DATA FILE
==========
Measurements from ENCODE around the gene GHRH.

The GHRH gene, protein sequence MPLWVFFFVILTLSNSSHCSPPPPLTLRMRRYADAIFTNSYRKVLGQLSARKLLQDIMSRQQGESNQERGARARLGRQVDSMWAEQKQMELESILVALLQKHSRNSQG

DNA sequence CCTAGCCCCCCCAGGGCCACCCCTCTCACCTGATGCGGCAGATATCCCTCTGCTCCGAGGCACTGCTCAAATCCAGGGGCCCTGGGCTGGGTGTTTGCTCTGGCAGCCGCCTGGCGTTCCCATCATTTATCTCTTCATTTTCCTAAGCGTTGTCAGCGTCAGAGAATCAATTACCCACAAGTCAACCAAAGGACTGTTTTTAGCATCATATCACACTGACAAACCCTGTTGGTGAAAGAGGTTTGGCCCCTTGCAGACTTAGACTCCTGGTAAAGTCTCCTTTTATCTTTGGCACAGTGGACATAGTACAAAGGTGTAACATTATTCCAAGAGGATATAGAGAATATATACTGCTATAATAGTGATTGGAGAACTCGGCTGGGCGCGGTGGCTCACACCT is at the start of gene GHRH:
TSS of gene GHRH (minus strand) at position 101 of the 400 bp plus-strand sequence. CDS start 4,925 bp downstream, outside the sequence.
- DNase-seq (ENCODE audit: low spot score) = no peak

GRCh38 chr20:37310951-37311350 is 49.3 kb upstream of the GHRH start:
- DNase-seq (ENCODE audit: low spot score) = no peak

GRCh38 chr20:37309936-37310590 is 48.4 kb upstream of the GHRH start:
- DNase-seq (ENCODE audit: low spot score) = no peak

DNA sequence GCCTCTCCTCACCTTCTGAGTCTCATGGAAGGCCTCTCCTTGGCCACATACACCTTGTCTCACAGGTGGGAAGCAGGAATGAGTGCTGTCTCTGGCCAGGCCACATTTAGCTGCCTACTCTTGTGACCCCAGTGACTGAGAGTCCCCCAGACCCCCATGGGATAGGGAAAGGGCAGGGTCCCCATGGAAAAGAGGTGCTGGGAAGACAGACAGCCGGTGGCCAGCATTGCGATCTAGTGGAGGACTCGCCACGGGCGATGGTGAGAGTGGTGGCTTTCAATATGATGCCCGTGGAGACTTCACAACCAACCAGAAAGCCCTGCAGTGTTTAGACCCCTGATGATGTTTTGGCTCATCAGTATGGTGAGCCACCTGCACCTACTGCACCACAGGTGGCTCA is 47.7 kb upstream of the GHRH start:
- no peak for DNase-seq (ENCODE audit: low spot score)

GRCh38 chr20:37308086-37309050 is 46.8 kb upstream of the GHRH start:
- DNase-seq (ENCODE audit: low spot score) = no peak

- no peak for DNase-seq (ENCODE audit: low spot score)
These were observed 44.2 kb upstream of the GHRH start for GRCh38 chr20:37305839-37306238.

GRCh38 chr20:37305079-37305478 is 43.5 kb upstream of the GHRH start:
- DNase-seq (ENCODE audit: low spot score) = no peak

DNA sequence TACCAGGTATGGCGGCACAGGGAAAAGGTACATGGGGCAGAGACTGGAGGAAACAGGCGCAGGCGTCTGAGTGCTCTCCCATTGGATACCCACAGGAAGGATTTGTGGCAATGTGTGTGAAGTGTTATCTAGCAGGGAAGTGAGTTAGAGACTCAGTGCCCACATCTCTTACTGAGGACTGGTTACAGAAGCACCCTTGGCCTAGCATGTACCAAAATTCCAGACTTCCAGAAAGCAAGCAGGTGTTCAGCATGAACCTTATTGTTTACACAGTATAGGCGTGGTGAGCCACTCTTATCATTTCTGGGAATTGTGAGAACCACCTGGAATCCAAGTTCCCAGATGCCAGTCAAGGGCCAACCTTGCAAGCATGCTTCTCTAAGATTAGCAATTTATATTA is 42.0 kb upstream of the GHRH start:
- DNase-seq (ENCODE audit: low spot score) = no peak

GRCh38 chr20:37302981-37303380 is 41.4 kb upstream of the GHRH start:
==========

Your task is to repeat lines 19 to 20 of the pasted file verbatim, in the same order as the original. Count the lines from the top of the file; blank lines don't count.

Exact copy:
- DNase-seq (ENCODE audit: low spot score) = no peak

GRCh38 chr20:37302981-37303380 is 41.4 kb upstream of the GHRH start: